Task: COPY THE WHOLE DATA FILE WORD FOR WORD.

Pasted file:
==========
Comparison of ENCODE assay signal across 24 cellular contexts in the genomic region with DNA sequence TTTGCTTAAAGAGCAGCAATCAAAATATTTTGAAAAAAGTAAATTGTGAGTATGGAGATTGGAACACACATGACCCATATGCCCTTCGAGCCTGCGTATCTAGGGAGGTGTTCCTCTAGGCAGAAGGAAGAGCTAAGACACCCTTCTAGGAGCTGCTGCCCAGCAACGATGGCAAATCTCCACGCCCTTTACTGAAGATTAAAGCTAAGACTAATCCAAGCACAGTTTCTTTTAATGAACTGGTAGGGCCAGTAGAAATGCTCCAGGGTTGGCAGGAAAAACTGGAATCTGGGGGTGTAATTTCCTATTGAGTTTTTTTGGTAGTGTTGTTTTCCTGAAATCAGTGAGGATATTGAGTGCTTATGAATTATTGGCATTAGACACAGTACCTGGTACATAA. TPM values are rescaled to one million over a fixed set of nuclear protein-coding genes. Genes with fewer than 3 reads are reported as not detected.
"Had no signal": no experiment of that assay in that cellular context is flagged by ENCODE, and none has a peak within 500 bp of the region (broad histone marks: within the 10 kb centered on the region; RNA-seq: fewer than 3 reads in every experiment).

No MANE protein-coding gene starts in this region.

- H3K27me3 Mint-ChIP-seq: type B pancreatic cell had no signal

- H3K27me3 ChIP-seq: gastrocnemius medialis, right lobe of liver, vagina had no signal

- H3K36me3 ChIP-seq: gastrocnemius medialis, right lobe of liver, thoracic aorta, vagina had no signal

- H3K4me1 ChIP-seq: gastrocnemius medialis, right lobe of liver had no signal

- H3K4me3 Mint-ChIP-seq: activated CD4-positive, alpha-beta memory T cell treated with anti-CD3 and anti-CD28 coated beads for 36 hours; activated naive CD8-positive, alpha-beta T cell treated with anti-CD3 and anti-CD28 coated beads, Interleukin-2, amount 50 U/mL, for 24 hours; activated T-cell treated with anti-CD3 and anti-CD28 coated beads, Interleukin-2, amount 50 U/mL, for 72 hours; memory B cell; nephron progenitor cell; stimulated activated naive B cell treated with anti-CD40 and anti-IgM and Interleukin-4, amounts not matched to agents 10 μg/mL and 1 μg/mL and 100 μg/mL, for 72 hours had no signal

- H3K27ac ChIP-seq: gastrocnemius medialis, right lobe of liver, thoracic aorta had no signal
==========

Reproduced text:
Comparison of ENCODE assay signal across 24 cellular contexts in the genomic region with DNA sequence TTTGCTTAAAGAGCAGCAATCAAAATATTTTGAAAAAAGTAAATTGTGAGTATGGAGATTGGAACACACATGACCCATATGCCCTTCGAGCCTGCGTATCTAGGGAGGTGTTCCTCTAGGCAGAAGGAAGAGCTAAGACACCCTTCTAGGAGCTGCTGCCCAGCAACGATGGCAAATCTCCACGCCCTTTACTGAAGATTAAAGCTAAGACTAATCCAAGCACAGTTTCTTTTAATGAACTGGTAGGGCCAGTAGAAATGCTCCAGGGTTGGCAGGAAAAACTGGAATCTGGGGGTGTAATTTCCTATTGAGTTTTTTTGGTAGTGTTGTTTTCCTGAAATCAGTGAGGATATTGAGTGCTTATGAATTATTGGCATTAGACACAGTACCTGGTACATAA. TPM values are rescaled to one million over a fixed set of nuclear protein-coding genes. Genes with fewer than 3 reads are reported as not detected.
"Had no signal": no experiment of that assay in that cellular context is flagged by ENCODE, and none has a peak within 500 bp of the region (broad histone marks: within the 10 kb centered on the region; RNA-seq: fewer than 3 reads in every experiment).

No MANE protein-coding gene starts in this region.

- H3K27me3 Mint-ChIP-seq: type B pancreatic cell had no signal

- H3K27me3 ChIP-seq: gastrocnemius medialis, right lobe of liver, vagina had no signal

- H3K36me3 ChIP-seq: gastrocnemius medialis, right lobe of liver, thoracic aorta, vagina had no signal

- H3K4me1 ChIP-seq: gastrocnemius medialis, right lobe of liver had no signal

- H3K4me3 Mint-ChIP-seq: activated CD4-positive, alpha-beta memory T cell treated with anti-CD3 and anti-CD28 coated beads for 36 hours; activated naive CD8-positive, alpha-beta T cell treated with anti-CD3 and anti-CD28 coated beads, Interleukin-2, amount 50 U/mL, for 24 hours; activated T-cell treated with anti-CD3 and anti-CD28 coated beads, Interleukin-2, amount 50 U/mL, for 72 hours; memory B cell; nephron progenitor cell; stimulated activated naive B cell treated with anti-CD40 and anti-IgM and Interleukin-4, amounts not matched to agents 10 μg/mL and 1 μg/mL and 100 μg/mL, for 72 hours had no signal

- H3K27ac ChIP-seq: gastrocnemius medialis, right lobe of liver, thoracic aorta had no signal